Thanks for your reply! I have heard about the particular (and historical) gendered patterns on XMCA. Even experienced some myself! :)
By the way, I learned yesterday in my Greek class that "Phillip" means "lover of horses." From "phil-" meaning "love," and "ippo" meaning "horse," and also that it was an aristocratic name, since only aristocrats would have horses, certainly elegant animals in their own right. I'd never known that.
But to the topic at hand: It would be marvelous to have more women post on the list, not only to this thread, but in general. (OK marvelous ladies, where are you?) But perhaps it's just not worth it for them to do so because of past personal experiences, I don't know. I can't speak for all women on the list, obviously, but it wouldn't surprise me if there were connections to be made between patterns of written posts and their asynchronous appearance on the listserv and patterns of verbal speech, and how they make women feel included or excluded.
I can say I have felt hazed and ridiculed at certain points in my time here; maybe another person wouldn't have bothered to return. But there are, for the most part, really great experienced thinkers here. The thread on Collaboration started by Michael last week is an example of the best we have to offer. Real gems in that tapestry.
Phillip, do you require a formal invitation to share your ideas about why men regularly dominate xmca through multiple long postings? If you do decide to share, I hope that there are enough grownups in the vicinity that will allow for mature and caring exchange on this topic? And if there is no pleasantness to be had, might there be just the right number of grownups in the vicinity that will send the unpleasant ones to their rooms without any supper? Can we send in the tickling clowns as a last resort? Maybe squirt guns?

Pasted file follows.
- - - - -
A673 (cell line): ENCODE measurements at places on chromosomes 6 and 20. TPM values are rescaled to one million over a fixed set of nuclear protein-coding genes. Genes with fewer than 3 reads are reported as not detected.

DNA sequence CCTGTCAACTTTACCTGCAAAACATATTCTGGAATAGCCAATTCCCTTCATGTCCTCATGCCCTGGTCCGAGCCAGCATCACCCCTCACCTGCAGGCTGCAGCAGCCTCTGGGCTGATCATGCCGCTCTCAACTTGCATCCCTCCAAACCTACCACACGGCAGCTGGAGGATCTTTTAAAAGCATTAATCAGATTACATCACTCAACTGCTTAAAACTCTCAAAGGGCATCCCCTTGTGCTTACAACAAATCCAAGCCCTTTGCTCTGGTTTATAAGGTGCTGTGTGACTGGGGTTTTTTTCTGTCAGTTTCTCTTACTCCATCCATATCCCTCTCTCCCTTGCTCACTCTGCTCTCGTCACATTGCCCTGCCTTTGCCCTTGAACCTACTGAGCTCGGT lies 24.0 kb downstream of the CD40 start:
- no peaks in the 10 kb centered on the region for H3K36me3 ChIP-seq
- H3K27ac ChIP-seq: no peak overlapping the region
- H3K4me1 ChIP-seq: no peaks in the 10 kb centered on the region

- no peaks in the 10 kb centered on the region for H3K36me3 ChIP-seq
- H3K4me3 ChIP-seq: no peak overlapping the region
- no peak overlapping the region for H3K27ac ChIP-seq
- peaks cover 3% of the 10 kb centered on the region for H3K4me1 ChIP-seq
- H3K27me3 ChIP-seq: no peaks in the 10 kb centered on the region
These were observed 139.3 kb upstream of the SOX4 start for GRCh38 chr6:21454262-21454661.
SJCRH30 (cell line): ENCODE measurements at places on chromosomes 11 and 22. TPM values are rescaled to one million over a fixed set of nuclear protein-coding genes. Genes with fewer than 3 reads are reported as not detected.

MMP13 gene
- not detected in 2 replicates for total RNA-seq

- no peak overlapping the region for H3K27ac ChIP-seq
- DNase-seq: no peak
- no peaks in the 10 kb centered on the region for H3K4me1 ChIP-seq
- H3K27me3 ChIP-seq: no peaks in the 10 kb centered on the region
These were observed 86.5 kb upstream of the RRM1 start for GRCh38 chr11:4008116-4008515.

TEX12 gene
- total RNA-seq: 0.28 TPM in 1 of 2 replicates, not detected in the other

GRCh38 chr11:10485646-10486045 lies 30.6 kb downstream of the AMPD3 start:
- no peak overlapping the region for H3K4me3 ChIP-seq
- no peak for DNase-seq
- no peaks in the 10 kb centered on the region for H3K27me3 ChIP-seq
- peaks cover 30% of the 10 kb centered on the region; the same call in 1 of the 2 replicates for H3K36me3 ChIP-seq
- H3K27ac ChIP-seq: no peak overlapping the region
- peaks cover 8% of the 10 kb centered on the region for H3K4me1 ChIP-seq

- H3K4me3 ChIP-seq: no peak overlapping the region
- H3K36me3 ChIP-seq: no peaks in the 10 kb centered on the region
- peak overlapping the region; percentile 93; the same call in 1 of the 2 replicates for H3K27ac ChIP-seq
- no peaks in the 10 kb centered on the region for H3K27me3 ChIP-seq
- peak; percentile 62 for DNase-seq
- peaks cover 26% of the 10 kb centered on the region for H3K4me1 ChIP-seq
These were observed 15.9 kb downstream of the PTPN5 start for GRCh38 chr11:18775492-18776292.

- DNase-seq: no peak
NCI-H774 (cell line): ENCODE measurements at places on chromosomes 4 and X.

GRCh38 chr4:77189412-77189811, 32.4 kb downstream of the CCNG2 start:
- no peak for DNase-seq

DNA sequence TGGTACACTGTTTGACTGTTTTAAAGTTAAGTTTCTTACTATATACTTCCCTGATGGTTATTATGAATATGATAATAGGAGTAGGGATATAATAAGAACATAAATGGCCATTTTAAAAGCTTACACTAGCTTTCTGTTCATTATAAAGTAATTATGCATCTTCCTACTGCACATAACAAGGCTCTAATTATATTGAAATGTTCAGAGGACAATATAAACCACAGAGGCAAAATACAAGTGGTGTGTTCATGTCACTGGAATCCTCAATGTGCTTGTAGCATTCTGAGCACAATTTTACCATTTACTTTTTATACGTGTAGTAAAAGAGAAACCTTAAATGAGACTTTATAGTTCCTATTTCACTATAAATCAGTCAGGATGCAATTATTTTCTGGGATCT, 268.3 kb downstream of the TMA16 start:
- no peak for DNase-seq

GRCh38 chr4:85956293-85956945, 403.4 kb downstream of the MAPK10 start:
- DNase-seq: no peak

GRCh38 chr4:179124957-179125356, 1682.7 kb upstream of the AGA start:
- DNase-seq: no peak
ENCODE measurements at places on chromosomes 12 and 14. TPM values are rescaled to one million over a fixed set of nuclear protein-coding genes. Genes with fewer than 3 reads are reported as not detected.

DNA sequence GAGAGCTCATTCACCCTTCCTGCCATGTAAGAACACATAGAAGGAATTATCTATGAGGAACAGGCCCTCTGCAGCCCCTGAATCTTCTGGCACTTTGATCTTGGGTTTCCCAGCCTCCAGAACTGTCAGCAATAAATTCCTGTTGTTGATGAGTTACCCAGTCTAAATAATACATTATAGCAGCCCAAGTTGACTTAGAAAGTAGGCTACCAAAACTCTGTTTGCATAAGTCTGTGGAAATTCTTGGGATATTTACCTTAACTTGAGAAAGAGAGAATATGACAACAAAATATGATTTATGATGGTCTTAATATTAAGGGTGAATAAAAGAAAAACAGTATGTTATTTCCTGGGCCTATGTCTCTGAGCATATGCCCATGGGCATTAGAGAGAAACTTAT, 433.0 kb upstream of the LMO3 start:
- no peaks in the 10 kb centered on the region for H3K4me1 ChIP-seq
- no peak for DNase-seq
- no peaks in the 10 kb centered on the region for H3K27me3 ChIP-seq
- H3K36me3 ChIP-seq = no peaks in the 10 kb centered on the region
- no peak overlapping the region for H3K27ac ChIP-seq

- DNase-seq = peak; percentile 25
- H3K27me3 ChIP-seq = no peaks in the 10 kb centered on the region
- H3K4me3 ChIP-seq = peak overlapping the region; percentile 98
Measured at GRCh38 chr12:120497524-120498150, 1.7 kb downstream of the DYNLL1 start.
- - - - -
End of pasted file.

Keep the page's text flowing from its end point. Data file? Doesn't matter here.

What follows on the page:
Might we collaborate upon a discussion of gendered speech patterns on this list or in general, you know, and "play well with others?" Can we allow our interlocutors to make mistakes? Can we maintain our humor? Can we offer care and community to try to crack this very hard nut and actually transform this here apparatus? Can we improvise and create meaning not "to-get-her" but TOGETHER?
I feel confident that if we refrain from posting asphixiating generalizations or gobsmacking stereotypes, we'll make our getaway clean!
If we try by way of experiment to post in the first person rather than in the second and third, so as to share feelings about it, I believe there will be a lot of beneficial discovery ahead.
Let it be so!
Perhaps our collaboration and cooperation will start a meaningful shift in our activity triangle of written speech patterns on xmca? Who knows?
I mean, aren't men curious about how women feel and think about xmca topics? Just to have a different viewpoint? To learn something new? Don't we want to learn how some, if not many, men feel who may miss not hearing from the other side of our population? As another side of discourse? And won't we all benefit from this equality in speech?
Thanks for your courage Phillip! (plus all the other brave ones, past present & future: you know who you are)